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Driven to Draw: Creativity Erupts from Brain Insult

Originally published by Teodora Stoica on her Curious Cortex blog.

After eating one banana at 10’oclock precisely, she begins furiously drawing on the nearest blank sheet of paper. Her hand moves as if possessed, compulsively and rapidly sketching the same inane subjects from the day before. The irrepressible urge to create results in a complete neglect of her personal hygiene. Later, she gathers her pictures in a neat pile and binge eats an entire box of cookies. This isn’t a starving artist preparing for an opening show. This is Mrs. YCFZ, an 83 yr old patient never notably interested in art, diagnosed with frontotemporal dementia.

Mrs. YCFZ isn’t the first documented case where an urge to create erupted out of brain damage (see here for more); yet the explanation for this sudden obsession for producing art baffles scientists. Creativity, from a neuroscientific perspective, is defined as the ability to produce a work that is both original and valuable. The brain part used in this endeavor is the prefrontal cortex (PFC).

The PFC has a big job. It is connected with sensory systems involved in perception and receives information about past events and connects them to long-term memory circuits. As part of the limbic system it modulates emotions and motivations programs and performs plans of actions. In other words, “seeing” that art piece in your mind, planning what materials to use and then executing is all due to this little piece of grey matter. It is understandable then, that impairment of the PFC would result in a creative drought. Yet, clinical evidence says it is not so.

Mrs. YCFZ intrigued her doctors, which decided to systematically analyze her drawing production. They used a test called the consensual assessment technique (CAT) to measure global creativity of each drawing. Independent professional visual artists rated a series of 12 compositions spanning 3 years. They answered questions such as “How beautiful is this painting” [Aesthetics] “How strongly does the painting induce feelings or thoughts?” [Evocative impact] “How original or new is the painting” [Novelty]. The artists were not informed of the mental status of Mrs. YCFZ — they were only told to grade the drawings in front of them. Even though her cognitive ability deteriorated over the course of those three years, her creative capacity had not.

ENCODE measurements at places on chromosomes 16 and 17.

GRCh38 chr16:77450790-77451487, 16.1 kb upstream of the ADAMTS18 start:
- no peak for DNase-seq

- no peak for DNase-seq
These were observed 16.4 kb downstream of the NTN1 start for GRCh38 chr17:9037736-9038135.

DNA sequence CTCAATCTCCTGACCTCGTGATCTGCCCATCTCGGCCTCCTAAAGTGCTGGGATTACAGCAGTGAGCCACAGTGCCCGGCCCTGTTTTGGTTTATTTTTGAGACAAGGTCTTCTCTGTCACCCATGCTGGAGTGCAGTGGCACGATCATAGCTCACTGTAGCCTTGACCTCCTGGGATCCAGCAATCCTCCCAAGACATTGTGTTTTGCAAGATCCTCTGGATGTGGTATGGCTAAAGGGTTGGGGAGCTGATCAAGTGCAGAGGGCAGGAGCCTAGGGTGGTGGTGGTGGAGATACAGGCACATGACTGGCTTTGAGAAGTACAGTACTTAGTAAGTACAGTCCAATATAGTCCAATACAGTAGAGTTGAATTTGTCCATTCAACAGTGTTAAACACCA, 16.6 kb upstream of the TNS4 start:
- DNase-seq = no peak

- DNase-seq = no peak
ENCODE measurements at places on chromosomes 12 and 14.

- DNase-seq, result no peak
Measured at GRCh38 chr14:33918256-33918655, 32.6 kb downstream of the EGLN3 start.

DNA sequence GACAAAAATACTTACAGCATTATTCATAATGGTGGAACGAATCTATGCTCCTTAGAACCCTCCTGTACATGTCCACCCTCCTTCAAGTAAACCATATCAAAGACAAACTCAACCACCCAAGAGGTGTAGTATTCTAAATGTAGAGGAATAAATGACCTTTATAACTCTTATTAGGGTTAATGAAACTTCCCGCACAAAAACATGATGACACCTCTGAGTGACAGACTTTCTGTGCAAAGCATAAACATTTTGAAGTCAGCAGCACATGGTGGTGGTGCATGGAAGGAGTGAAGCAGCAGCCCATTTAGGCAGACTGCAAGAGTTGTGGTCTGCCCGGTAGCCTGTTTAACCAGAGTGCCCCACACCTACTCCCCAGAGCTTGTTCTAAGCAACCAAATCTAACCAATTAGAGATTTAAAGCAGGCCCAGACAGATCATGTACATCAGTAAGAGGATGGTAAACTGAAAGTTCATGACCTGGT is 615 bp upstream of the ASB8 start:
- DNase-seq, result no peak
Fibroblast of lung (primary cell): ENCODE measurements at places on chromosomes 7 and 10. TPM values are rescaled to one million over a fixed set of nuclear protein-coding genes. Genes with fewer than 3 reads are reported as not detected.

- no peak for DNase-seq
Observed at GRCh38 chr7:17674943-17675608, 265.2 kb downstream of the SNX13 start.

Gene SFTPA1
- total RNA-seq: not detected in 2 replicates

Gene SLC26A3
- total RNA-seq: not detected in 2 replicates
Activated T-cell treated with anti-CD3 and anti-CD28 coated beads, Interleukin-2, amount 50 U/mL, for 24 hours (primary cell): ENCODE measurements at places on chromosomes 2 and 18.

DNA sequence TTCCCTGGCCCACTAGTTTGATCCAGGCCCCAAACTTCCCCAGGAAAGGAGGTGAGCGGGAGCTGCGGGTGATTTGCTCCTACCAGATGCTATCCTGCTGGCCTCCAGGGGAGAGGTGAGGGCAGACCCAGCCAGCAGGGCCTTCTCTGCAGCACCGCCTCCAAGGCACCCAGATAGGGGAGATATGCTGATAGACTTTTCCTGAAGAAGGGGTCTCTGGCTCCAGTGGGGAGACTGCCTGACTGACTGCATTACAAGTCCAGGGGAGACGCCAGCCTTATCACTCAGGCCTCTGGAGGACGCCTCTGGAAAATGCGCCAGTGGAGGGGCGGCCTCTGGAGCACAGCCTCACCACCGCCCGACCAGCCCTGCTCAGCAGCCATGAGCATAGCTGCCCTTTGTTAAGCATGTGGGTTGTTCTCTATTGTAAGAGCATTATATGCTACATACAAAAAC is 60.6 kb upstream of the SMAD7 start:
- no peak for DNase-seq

She scored higher from her first to her last drawings; especially in measures of novelty and abstraction.

The frontal lobe is the seat of our personality. The obsessive, almost manic production of art could be due to a change in personality. Obsessive behaviors abound in patients with damage to this area. Tommy McHugh only spoke in rhyme. Jason Padgett scrubbed his hands endlessly, intensely preoccupied with germs. It could be that producing art is another obsession, since most patients describe it as “an urge to create.” Even though professional artists report the same desire, a glaring difference is apparent — they can inhibit these urges. A social aspect related to frontal lobe damage is disinhibition.

Breaking away from rule-based thinking can facilitate novel ideas and indeed a surge of creativity — or abstract, out of the box thinking.

The data suggests that minds of patients such as Mrs. YCFZ deteriorate in such a way that gives more access to their untapped potential. Which begs the tantalizing question: what are our brains really capable of?


Image Credit — Tommy McHugh.

de Souza, L., Guimarães, H., Teixeira, A., Caramelli, P., Levy, R., Dubois, B., & Volle, E. (2014). Frontal lobe neurology and the creative mind Frontiers in Psychology, 5 DOI: 10.3389/fpsyg.2014.00761

About the Author

Teodora Stoica is a PhD student in Translational Neuroscience at the University of Louisville in the NILCAMP Lab under the mentorship of Dr. Brendan Depue. She is currently using neuroimaging techniques to explore complicated mechanisms of emotion and their relationship to hormones in the two genders. She has worked in neuroscience and psychology research for over five years, contributing to the scientific understanding of the brain at Yale University and University of Maryland, Baltimore. You can find her curriculum vitae here.



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